Hypnotic induction

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Braid's (1841) "upwards and inwards squint" standard induction method, as demonstrated by James Coates (1843-1933) in 1904.[1]

Hypnotic induction is the process undertaken by a hypnotist to establish the state or conditions required for hypnosis to occur.

Self-hypnosis is also possible, in which a subject listens to a recorded induction or plays the roles of both hypnotist and subject.[2]

Traditional techniques[edit]

James Braid in the nineteenth century saw fixing the eyes on a bright object as the key to hypnotic induction.[3]

A century later, Sigmund Freud saw fixing the eyes, or listening to a monotonous sound as indirect methods of induction, as opposed to “the direct methods of influence by way of staring or stroking”[4]—all leading however to the same result, the subject's unconscious concentration on the hypnotist. The swinging watch and intense eye gaze -- staples of hypnotic induction in film and television -- are not used in practice as the rapidly changing movements, and the obvious cliché of their application, would be distracting rather than focusing.


Hypnotic induction may be defined as whatever is necessary to get a person into the state of trance[5] — i.e., when understood as a state of increased suggestibility, during which critical faculties are reduced, and subjects are more prone to accept the hypnotist's commands and suggestions.[6] Evidence of changes in brain activity and mental processes have also been associated experimentally with hypnotic inductions.[7]

Theodore X. Barber argued that techniques of hypnotic induction were merely empty-but-popularly-expected rituals, inessential for hypnosis to occur: hypnosis on this view is a process of influence, which is only enhanced (or formalized) through expected cultural rituals.[8]

Oliver Zangwill pointed out in opposition that, while cultural expectations are important in hypnotic induction, seeing hypnosis only as a conscious process of influence fails to account for such phenomena as posthypnotic amnesia or post-hypnotic suggestion.[9]

Faster methods of hypnotic induction[edit]

In early hypnotic literature a hypnosis induction was a gradual, drawn-out process. Methods were designed to relax the hypnotic subject into a state of inner focus (during which their imagination would come to the forefront) and the hypnotist would be better able to influence them and help them effect changes at the subconscious level.[10]

These are still used, notably in hypnotherapy, where the gradual relaxation of a client may be preferred over faster inductions. Generally, a hypnotherapist will use the induction they find most appropriate and effective for each individual client.

However, newer and faster methods have been suggested -- such as the Elman Induction, introduced by Dave Elman[11] -- which involve having the subject imagine that their eyes are too relaxed to open, so that the harder that they try to open them, the harder it becomes to open them (otherwise known as a double-bind). The therapist then raises the subject's arm and allows it to drop, to further impress the state of relaxation. Lastly, the therapist has the subject visualize clouds and numbers within those clouds, as they blow away (each number that blows away increases the effect of the trance) until the subject is too tired to think of any more numbers. This process takes several minutes, but has been known to be effective enough to prepare patients for certain types of surgery.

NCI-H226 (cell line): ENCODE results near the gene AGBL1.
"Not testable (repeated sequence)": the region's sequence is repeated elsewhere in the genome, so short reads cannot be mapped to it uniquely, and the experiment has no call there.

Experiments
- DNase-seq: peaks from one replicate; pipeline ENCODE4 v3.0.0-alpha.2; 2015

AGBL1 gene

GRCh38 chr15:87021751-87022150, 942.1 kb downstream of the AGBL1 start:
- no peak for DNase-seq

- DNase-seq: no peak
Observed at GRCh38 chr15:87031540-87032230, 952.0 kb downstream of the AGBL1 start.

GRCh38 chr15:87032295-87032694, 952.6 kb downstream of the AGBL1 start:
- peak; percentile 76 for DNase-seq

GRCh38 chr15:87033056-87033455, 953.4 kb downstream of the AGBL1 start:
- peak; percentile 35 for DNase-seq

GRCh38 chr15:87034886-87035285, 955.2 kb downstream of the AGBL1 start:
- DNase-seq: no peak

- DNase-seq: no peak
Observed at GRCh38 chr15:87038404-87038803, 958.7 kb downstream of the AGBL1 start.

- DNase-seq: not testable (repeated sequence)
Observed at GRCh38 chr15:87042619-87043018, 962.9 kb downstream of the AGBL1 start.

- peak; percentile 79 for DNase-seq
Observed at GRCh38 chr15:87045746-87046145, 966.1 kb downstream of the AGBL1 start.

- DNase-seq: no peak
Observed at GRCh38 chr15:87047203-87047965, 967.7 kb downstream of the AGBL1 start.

However, there are even faster instant hypnosis inductions (such as 'snap' inductions) which employ the principles of shock and surprise. A shock to the nervous system of the subject causes their conscious mind to be temporarily disengaged. During this brief window of distraction the hypnotist quickly intervenes, allowing the subject to enter the state of intense, hyper imagination and inner focus.[12]

Literary examples[edit]

  • In George du Maurier's Trilby, we are told of the hypnotist Svengali that “with one look of his eye – with a word – Svengali could turn her into the other Trilby”.[13]

See also[edit]


  1. ^ Coates (1904), Figure II, facing p.23.
  2. ^ Baryss, Imants (2003). Alterations of Consciousness. Washington, DC: American Psychological Association. p. 109.
  3. ^ O. L. Zangwill, 'History of Hypnotism' in R. Gregory ed., The Oxford Companion to the Mind (1987) p. 331; also Yeates (2013).
  4. ^ S. Freud, Civilization, Society and Religion (PFL 12) p. 158-9
  5. ^ Baryss, Imants (2003). Alterations of Consciousness. Washington, DC: American Psychological Association. p. 110.
  6. ^ Keys To The Mind - How to Hypnotize Anybody and Practice Hypnosis and Hypnotherapy Correctly - by Dr. Richard K Nongard and Nathan Thomas
  7. ^ M. R. Nash ed., Oxford Handbook of Hypnotism (2011) p. 387
  8. ^ O. L. Zangwill, 'Experimental Hypnosis' in R. Gregory ed., The Oxford Companion to the Mind (1987) p. 330
  9. ^ O. L. Zangwill, 'Experimental Hypnosis' in R. Gregory ed., The Oxford Companion to the Mind (1987) p. 330
  10. ^ Time Distortion – A Comparison of Hypnotic Induction and Progressive Relaxation Procedures: A Brief Communication - Clement von Kirchenheim & Michael A. Persinger
  11. ^ A. Jain, Clinical and Meditative Hypnotherapy (2006) p. 10
  12. ^ See, for instance, Gil Boyne's Transforming Therapy a New Approach to Hypnotherapy (1989) ISBN 978-0-930-29813-5, and Charles Tebbetts' Miracles on Demand (1987), ISBN 0930298284
  13. ^ Du Maurier, quoted in J. Pintar/S. J. Lynn, Hypnosis: A Brief History (2009) p. 1


Further reading[edit]